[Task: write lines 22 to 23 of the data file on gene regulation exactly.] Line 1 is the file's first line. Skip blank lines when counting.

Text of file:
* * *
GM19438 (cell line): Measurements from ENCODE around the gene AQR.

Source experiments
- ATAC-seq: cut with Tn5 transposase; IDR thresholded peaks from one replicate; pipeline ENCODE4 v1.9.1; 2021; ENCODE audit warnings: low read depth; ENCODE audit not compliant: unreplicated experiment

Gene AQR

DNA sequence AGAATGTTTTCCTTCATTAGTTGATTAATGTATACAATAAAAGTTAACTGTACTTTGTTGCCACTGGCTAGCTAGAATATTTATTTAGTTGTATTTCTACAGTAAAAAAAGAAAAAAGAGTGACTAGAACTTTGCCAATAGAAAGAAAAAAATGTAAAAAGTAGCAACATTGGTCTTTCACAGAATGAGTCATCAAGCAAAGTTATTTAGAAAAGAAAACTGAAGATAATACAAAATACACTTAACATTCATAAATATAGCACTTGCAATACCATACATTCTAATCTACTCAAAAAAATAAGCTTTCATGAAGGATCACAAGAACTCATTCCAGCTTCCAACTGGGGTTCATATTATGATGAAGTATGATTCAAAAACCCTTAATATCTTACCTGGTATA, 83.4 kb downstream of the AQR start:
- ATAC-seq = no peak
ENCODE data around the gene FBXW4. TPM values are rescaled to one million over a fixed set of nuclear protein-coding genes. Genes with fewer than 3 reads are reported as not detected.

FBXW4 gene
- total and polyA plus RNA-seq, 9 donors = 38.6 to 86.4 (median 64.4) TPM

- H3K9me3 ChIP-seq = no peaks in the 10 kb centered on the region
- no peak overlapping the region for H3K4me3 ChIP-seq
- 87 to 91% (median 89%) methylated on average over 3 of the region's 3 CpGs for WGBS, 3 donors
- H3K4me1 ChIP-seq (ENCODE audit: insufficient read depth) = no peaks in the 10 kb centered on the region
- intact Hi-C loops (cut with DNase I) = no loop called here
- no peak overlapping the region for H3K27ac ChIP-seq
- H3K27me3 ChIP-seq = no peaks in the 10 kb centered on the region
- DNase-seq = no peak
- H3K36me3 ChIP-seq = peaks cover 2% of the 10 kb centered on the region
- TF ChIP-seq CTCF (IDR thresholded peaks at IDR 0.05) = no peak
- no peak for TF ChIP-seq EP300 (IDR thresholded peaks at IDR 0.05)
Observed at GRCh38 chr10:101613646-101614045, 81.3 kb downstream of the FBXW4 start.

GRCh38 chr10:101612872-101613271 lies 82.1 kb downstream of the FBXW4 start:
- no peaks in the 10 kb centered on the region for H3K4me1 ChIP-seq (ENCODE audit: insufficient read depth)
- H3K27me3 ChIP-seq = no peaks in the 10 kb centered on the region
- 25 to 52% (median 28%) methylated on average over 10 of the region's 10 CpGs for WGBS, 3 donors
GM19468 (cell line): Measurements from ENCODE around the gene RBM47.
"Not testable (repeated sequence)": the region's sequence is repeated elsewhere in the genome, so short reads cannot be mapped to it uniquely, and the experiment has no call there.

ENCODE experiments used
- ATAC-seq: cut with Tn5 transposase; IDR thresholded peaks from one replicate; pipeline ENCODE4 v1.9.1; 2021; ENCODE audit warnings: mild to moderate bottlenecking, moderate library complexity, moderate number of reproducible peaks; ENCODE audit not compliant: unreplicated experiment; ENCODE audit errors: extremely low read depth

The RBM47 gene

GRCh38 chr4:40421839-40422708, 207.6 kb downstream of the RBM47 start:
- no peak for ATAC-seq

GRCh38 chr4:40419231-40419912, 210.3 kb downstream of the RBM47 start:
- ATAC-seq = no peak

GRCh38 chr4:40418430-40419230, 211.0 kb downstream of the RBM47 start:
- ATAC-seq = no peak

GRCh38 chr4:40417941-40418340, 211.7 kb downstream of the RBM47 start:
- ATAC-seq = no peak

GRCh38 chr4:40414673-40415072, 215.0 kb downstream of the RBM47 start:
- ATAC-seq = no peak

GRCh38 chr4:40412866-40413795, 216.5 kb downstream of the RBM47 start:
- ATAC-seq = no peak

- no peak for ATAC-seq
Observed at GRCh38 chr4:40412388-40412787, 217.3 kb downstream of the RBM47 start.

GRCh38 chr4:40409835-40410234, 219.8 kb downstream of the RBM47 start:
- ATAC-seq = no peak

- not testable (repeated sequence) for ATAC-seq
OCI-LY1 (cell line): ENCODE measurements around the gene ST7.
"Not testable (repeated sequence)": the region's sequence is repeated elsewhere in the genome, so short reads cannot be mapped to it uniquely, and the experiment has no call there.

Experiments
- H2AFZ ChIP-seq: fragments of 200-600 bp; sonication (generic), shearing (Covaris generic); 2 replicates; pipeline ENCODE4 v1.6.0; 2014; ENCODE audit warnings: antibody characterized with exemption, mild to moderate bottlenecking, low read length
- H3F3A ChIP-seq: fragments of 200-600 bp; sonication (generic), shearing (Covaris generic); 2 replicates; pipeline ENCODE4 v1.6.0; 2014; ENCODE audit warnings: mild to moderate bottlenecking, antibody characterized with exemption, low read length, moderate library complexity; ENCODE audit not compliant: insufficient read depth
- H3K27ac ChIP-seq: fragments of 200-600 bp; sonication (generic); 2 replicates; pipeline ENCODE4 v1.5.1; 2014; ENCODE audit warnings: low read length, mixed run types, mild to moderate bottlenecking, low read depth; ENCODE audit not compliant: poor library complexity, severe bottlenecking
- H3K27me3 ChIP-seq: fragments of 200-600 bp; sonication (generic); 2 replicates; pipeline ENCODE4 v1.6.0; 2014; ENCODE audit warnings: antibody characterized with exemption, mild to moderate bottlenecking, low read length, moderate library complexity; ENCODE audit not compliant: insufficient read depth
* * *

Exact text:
GRCh38 chr10:101612872-101613271 lies 82.1 kb downstream of the FBXW4 start:
- no peaks in the 10 kb centered on the region for H3K4me1 ChIP-seq (ENCODE audit: insufficient read depth)